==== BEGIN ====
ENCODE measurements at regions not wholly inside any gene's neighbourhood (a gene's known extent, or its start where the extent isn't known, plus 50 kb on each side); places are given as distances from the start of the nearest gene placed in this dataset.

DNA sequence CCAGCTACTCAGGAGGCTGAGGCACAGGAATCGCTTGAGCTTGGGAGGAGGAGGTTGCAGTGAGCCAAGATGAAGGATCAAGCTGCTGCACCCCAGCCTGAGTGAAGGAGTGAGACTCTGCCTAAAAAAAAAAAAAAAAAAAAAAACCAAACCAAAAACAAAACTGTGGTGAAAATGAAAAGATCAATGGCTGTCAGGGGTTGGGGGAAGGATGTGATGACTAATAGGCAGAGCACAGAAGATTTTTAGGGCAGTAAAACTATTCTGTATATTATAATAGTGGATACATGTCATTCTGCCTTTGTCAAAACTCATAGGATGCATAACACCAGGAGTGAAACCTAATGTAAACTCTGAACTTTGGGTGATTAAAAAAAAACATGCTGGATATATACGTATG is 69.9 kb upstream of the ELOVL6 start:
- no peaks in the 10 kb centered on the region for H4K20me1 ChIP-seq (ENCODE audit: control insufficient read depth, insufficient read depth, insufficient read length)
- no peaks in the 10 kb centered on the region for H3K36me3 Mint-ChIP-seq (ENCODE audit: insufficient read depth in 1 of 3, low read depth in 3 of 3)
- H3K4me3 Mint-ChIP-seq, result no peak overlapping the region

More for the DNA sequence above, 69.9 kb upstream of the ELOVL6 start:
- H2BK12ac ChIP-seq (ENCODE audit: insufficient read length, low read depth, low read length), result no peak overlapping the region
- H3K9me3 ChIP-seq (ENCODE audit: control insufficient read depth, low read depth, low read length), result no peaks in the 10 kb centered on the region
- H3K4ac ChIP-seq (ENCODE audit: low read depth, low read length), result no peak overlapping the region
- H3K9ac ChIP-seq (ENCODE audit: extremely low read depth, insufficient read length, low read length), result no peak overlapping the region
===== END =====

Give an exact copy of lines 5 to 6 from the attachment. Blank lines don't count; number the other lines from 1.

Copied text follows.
- H3K4me3 Mint-ChIP-seq, result no peak overlapping the region

More for the DNA sequence above, 69.9 kb upstream of the ELOVL6 start: